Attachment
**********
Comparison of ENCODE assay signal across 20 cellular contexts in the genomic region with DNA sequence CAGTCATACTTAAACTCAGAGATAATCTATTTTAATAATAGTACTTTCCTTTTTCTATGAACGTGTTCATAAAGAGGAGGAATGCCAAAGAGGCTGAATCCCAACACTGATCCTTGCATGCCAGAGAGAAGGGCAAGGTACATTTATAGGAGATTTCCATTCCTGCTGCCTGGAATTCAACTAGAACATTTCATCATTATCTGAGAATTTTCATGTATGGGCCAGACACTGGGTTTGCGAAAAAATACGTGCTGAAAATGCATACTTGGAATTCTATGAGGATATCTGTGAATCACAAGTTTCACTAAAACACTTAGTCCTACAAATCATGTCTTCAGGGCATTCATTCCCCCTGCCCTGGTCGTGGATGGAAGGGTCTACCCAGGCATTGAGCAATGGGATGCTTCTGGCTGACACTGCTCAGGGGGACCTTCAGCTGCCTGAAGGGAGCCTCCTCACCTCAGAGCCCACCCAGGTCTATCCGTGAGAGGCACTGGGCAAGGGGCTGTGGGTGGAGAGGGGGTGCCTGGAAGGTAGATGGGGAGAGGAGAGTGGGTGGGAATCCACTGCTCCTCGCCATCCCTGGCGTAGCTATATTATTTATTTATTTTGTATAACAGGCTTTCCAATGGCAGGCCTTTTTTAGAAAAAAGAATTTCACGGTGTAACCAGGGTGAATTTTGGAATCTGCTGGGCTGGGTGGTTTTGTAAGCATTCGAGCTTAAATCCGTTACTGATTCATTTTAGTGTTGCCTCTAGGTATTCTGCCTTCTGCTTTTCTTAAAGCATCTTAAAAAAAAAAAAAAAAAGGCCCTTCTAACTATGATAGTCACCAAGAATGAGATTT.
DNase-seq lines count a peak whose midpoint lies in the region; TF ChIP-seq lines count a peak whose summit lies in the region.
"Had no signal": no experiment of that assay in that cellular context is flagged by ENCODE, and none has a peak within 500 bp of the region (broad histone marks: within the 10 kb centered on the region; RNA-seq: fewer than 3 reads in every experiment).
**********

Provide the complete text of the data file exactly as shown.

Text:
Comparison of ENCODE assay signal across 20 cellular contexts in the genomic region with DNA sequence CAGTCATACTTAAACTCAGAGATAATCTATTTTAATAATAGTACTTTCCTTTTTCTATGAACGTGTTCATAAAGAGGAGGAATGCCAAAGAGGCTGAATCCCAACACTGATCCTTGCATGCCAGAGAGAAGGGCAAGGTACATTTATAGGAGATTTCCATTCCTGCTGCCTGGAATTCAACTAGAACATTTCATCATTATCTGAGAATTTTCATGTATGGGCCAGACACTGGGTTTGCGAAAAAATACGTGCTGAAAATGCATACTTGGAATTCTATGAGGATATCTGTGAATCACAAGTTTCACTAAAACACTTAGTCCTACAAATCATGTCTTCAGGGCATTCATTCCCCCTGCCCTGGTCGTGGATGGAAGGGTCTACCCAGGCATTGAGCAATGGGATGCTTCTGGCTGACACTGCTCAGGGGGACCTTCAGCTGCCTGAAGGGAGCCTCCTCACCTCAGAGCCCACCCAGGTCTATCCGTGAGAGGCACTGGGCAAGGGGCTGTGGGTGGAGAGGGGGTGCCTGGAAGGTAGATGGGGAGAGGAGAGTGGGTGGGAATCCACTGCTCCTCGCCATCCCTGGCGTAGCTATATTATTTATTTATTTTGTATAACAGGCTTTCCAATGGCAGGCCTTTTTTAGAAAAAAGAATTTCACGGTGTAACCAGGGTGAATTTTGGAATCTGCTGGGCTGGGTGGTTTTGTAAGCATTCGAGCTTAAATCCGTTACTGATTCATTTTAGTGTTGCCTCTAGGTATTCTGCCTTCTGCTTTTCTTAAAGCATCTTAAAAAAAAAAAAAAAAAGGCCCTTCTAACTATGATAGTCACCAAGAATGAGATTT.
DNase-seq lines count a peak whose midpoint lies in the region; TF ChIP-seq lines count a peak whose summit lies in the region.
"Had no signal": no experiment of that assay in that cellular context is flagged by ENCODE, and none has a peak within 500 bp of the region (broad histone marks: within the 10 kb centered on the region; RNA-seq: fewer than 3 reads in every experiment).